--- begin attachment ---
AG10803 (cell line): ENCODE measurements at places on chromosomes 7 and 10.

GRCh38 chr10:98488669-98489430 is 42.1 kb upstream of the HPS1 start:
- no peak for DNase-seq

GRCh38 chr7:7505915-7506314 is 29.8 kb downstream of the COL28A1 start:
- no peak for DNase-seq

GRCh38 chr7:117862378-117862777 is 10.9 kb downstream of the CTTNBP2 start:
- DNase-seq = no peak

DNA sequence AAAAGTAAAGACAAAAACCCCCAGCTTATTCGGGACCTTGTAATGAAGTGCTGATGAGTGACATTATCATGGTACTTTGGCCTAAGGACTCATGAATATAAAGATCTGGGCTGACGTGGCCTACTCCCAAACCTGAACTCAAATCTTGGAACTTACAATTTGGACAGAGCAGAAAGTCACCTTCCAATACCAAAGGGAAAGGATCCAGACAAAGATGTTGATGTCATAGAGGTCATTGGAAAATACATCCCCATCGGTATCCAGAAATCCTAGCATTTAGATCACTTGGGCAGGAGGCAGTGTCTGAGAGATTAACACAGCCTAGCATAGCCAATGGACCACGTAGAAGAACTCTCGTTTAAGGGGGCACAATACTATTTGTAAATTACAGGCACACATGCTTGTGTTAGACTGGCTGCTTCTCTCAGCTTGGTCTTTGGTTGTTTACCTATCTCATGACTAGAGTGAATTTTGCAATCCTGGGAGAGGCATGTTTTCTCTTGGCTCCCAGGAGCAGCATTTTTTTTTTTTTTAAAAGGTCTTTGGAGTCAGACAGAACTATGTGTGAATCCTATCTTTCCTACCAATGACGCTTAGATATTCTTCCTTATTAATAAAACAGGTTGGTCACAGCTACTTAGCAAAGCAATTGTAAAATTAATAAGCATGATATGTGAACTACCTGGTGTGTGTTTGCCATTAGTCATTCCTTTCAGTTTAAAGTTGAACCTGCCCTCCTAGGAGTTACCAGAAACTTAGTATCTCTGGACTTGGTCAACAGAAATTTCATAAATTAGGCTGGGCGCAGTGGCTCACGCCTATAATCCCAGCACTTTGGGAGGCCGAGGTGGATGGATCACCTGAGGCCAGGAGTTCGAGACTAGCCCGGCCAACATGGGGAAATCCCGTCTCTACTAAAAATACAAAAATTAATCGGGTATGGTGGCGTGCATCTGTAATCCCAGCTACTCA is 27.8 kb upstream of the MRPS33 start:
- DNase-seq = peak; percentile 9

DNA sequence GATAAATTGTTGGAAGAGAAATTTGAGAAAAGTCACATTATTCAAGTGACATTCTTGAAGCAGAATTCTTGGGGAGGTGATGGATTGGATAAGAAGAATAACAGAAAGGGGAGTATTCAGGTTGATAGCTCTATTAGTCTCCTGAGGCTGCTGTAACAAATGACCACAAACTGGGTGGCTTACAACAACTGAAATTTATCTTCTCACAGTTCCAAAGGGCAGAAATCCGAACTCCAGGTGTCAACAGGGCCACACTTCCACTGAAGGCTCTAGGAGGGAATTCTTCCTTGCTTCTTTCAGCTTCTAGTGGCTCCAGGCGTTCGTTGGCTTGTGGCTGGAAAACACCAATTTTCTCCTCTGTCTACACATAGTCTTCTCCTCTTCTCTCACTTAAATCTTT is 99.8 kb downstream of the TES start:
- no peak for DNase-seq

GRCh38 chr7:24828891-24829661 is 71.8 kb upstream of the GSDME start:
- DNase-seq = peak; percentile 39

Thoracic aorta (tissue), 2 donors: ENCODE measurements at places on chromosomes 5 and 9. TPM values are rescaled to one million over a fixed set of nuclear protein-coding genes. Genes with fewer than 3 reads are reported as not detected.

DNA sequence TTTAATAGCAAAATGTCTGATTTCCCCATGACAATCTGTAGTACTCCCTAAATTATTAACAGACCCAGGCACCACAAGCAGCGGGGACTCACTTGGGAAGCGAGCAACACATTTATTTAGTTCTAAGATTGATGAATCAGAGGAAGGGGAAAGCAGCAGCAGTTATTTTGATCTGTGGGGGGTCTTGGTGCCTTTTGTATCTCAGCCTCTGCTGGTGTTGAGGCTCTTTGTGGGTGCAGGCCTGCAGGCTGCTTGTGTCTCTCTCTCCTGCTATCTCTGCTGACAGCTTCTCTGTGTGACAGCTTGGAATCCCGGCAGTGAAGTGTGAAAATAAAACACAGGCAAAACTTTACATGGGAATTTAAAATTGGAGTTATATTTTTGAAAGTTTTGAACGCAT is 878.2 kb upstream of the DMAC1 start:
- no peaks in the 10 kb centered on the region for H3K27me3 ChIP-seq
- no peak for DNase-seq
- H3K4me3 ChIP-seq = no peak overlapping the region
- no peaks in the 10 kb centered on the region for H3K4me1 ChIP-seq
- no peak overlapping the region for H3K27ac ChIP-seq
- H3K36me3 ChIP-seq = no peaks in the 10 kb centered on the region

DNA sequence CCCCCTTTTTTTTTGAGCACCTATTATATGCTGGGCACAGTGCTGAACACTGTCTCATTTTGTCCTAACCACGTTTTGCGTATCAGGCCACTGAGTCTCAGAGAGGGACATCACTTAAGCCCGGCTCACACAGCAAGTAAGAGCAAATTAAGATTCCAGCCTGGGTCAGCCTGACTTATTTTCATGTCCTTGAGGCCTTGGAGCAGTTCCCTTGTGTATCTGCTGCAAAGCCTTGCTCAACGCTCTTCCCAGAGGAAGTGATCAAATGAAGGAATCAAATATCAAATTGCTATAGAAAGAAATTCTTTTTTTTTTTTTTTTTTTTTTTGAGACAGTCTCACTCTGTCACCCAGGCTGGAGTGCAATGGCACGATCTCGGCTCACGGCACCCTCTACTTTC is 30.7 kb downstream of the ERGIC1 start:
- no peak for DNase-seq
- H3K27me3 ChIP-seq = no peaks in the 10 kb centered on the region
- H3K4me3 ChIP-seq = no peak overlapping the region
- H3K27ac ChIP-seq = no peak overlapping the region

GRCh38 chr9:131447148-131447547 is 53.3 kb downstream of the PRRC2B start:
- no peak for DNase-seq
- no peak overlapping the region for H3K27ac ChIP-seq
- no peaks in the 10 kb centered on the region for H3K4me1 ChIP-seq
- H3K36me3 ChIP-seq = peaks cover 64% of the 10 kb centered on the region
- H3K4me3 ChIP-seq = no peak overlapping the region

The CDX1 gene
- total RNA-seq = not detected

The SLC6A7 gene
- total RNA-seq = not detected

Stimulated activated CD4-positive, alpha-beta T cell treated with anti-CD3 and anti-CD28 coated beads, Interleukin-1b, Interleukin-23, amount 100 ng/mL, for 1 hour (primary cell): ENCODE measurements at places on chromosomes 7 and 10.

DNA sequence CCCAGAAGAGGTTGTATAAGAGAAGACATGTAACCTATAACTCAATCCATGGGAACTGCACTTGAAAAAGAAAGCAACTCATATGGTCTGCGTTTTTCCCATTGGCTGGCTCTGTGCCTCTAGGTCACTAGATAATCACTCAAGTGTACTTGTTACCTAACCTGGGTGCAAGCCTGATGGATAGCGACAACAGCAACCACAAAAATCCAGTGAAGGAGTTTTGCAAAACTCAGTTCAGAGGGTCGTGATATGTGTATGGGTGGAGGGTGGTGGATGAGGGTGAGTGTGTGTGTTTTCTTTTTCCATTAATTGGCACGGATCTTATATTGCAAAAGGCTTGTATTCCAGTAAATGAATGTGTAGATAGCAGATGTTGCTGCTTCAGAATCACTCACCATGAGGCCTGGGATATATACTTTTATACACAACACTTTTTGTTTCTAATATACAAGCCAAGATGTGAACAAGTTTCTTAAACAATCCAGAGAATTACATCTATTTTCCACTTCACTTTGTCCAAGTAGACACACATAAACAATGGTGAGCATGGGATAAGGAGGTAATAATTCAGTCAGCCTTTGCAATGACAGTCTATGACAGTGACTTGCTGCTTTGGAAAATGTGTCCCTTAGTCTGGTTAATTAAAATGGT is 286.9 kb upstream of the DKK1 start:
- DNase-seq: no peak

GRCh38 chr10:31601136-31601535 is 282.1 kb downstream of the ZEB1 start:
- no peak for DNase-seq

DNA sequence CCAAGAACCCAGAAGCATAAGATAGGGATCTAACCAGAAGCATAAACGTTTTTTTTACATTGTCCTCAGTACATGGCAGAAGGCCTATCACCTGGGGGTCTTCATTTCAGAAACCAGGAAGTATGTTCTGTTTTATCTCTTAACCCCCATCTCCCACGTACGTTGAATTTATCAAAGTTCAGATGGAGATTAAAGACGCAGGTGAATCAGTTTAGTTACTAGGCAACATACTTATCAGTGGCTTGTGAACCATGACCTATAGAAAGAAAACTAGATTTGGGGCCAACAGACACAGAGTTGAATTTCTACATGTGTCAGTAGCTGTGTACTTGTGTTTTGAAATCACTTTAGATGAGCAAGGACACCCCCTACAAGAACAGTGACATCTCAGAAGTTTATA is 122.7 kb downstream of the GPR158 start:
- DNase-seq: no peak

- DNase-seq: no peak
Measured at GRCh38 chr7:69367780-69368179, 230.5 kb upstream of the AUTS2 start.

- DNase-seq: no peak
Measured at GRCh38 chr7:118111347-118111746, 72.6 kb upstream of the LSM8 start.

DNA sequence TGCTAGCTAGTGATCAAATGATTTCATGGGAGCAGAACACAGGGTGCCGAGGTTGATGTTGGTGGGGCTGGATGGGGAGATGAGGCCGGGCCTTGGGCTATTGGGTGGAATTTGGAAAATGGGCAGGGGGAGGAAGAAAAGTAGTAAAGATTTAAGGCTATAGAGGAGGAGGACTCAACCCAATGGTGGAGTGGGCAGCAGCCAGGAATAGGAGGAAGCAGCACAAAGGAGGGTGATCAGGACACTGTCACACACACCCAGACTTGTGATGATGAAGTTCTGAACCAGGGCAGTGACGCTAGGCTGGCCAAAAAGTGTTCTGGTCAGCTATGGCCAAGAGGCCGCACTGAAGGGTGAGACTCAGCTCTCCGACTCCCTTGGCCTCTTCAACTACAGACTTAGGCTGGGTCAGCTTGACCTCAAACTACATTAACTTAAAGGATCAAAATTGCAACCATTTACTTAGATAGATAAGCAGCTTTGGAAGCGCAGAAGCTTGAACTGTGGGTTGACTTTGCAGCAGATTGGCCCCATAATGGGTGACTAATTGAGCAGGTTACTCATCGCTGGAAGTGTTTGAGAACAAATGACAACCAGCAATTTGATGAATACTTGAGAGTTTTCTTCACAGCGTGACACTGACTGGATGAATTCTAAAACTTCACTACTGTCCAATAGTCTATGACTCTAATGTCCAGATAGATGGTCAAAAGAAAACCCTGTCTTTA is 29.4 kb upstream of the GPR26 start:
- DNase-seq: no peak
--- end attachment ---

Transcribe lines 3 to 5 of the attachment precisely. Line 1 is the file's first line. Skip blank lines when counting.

- no peak for DNase-seq

GRCh38 chr7:7505915-7506314 is 29.8 kb downstream of the COL28A1 start:
- no peak for DNase-seq